Growing up Christian, I understood the golden rule as one that cautioned against inflicting harm on others. Do unto others as you would have them do unto you meant “don’t hurt anyone.”
More precisely, I was raised Catholic, the religion of the half-full glass. The golden rule was a piece of cautionary advice to keep one from sinning, not as a way to channel enlightenment of any sort. In other words, good behavior meant NOT doing something sinful. You didn’t get extra credit for going above and beyond.
The golden rule is easy to follow when people refrain from doing their worst. But it’s not as useful when people merely fall short of doing their best.
The Ten Commandments is a list of things that will tarnish your soul if you don’t follow the rules. Moses brought these tenets down from the mountain and shared them with the Israelites. There’s nothing positive here, in fact, they’re almost all pretty scary, although as children in Sunday school classes, we learned all ten and kept them in the back of mind for future use.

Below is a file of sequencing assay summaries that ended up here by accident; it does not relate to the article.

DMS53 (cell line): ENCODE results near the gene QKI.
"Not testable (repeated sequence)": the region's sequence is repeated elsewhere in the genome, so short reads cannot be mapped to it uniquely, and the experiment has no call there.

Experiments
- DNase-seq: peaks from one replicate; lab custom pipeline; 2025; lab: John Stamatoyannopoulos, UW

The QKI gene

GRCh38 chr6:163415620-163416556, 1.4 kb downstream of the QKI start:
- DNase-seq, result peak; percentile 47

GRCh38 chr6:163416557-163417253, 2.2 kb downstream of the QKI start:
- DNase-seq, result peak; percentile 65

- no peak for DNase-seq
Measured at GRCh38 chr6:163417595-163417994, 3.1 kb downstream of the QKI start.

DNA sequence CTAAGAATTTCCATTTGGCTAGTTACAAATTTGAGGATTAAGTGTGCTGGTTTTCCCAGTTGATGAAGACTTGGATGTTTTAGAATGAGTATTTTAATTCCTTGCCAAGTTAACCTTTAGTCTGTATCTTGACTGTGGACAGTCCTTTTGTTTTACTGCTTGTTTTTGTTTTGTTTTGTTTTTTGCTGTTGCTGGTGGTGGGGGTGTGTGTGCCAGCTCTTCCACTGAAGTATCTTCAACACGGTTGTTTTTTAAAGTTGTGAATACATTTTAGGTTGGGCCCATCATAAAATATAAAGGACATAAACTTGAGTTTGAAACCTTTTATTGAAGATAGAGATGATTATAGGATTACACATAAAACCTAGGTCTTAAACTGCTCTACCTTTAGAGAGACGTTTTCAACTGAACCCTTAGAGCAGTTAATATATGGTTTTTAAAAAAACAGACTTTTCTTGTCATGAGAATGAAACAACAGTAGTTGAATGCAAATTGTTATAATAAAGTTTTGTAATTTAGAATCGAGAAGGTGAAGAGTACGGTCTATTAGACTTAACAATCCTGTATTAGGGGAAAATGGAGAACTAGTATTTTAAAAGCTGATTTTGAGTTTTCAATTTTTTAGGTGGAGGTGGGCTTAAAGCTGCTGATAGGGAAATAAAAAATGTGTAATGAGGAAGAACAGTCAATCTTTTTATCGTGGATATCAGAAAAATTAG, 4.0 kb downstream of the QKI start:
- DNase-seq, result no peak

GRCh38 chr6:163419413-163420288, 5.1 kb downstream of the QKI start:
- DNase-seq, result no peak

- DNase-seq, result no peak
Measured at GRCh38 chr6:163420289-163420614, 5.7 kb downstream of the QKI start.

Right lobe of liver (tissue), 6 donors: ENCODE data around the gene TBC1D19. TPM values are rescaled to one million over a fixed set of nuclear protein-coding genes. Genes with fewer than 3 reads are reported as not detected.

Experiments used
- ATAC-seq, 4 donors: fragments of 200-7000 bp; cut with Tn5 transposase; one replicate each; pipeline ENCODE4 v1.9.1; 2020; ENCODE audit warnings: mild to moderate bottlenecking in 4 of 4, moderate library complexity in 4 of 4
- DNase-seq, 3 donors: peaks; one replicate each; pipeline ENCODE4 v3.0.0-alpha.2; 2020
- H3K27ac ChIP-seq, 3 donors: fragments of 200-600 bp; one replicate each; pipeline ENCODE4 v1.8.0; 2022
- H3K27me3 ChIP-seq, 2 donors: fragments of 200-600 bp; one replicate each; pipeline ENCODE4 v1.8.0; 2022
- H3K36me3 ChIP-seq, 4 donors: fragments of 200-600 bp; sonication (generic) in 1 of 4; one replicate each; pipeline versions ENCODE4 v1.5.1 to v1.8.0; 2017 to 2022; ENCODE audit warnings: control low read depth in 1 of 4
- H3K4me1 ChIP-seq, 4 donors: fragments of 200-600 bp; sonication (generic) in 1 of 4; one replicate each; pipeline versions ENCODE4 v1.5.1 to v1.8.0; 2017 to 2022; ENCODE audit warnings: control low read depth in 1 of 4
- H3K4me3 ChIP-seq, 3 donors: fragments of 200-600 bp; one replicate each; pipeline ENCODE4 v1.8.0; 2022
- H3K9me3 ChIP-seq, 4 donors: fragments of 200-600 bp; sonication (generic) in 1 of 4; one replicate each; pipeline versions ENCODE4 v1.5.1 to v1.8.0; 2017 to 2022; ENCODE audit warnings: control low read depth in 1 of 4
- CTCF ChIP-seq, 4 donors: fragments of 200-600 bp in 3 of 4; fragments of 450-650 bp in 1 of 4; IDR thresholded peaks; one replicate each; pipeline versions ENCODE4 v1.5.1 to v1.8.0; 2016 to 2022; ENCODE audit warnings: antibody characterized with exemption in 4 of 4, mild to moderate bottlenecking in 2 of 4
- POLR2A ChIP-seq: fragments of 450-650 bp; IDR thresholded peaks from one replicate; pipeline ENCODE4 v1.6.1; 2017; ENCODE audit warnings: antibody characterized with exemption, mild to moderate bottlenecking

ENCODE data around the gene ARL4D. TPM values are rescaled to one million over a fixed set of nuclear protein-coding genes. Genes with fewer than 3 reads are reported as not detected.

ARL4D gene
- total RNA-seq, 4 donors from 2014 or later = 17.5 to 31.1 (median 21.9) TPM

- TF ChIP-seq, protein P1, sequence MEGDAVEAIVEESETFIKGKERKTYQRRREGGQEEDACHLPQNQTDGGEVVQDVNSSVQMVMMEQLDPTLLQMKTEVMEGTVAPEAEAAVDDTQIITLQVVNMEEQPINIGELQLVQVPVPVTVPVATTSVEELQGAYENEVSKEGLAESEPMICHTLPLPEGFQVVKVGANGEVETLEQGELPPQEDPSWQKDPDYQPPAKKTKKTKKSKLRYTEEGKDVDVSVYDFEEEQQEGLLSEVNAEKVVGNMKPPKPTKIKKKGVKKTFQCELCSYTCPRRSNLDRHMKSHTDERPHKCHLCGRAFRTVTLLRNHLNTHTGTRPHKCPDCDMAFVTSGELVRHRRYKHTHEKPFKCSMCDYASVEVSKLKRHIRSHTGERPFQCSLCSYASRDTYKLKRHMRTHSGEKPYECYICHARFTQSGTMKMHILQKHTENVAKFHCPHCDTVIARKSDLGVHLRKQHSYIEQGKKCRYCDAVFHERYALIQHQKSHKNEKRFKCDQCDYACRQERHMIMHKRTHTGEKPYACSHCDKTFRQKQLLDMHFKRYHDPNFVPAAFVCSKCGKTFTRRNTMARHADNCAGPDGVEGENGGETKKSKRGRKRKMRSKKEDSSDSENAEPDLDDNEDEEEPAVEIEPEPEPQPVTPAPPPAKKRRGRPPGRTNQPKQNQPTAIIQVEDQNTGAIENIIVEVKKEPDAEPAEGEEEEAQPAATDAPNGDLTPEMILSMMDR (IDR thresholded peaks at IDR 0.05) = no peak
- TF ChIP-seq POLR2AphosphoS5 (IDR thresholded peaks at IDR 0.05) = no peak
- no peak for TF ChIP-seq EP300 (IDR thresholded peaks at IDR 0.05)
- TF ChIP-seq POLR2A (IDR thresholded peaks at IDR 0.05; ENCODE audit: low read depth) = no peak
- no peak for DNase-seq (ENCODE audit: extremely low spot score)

So few really applied to me, I thought. But maybe someday when I grow up... I will make use of that one about adultery or stealing. Meanwhile, life goes on. My siblings and I rode our bikes and went to school and set the table before dinner… as innocent as the next child. We followed parents’ rules, not exactly god’s rules. Which of the commandments really applies to a ten-year-old, outside of commandment number four — honor your parents?
About 1300 years later, Jesus came along and neatly summed them up into two: Love God above all. And love your neighbor as you love yourself. Freedom.
All Faiths Share The Golden Rule
Turns out Jesus was in good company. Every major religion has a similar ethic, presumably discouraging people from drawing first blood and provoking a tit-for-tat retaliation with no end in sight. It seems to be all about keeping the peace.